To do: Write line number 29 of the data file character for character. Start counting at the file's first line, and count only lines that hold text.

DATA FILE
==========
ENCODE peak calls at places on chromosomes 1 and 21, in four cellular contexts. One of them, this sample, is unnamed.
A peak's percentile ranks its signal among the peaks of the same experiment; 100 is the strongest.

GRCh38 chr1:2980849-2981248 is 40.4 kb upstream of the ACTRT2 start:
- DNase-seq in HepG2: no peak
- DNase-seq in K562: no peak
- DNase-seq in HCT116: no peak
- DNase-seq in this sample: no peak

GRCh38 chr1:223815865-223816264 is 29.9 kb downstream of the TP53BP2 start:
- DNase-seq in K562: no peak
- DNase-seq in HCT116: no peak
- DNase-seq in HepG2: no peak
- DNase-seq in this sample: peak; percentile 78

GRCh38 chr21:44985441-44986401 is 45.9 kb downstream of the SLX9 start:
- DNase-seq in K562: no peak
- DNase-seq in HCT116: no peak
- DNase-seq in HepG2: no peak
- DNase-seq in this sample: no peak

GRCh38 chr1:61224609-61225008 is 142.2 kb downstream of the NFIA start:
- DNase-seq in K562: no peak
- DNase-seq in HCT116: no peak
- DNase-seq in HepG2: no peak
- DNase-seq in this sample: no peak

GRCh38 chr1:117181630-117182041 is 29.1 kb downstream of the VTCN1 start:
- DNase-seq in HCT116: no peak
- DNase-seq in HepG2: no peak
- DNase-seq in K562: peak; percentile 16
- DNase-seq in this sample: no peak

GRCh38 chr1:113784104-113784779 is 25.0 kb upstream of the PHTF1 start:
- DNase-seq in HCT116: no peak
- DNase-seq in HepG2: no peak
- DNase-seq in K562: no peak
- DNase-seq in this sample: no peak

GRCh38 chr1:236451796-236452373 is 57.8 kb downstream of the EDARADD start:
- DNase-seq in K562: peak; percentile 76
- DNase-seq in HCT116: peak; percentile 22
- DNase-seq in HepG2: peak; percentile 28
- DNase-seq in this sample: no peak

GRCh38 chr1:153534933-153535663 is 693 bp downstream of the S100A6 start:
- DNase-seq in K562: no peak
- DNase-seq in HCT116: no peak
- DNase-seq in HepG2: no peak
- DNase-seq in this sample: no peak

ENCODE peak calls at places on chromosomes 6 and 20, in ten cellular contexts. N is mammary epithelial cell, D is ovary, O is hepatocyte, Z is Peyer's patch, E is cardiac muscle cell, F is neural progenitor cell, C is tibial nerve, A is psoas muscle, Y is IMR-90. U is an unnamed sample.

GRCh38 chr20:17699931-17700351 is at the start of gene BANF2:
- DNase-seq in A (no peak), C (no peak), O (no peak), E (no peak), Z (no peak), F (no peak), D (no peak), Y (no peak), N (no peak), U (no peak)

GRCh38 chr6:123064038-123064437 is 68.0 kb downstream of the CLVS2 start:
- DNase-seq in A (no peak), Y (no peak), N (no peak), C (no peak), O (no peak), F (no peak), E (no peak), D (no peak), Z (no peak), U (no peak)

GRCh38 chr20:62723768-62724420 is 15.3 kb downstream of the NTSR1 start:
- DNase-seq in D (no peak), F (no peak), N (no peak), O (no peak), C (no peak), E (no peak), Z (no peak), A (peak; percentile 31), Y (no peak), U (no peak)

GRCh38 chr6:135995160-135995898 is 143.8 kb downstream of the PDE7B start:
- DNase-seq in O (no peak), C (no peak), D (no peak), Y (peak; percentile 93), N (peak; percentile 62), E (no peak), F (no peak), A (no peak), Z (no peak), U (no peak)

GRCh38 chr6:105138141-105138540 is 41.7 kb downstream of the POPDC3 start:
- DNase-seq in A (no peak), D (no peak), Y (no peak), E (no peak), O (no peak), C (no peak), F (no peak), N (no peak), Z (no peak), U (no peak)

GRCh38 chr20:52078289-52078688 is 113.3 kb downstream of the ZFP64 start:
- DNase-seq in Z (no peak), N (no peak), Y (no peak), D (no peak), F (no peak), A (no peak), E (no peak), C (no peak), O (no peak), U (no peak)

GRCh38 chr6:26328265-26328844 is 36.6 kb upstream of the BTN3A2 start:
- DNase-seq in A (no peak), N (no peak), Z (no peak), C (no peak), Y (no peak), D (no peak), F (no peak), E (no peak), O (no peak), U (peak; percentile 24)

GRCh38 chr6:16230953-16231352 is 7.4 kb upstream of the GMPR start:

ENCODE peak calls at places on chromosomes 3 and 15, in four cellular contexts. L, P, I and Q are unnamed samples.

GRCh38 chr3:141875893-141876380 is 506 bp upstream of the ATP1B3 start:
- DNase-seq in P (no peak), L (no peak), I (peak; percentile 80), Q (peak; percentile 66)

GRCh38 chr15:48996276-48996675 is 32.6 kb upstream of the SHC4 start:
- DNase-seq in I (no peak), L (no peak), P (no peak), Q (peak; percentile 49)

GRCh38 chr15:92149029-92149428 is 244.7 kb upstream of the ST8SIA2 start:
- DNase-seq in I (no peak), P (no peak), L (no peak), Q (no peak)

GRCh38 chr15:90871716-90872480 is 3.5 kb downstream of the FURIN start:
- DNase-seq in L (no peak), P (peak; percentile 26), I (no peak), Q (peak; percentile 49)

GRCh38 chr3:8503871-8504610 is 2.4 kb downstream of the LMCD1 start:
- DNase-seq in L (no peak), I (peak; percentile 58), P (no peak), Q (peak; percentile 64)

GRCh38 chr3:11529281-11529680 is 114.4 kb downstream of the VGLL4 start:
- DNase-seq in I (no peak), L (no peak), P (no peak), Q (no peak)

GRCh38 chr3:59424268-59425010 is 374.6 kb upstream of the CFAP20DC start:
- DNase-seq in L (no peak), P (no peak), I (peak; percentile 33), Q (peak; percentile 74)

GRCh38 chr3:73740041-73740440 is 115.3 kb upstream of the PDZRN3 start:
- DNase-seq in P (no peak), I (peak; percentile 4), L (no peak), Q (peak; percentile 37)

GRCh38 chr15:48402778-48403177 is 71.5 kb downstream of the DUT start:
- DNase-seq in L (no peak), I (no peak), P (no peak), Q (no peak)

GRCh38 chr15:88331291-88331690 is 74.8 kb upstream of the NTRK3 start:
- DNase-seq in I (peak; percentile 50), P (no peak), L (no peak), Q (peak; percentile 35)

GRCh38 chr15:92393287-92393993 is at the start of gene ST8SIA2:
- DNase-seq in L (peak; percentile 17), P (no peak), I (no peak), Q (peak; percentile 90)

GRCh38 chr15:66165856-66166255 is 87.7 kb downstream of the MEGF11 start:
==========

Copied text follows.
- DNase-seq in HCT116: no peak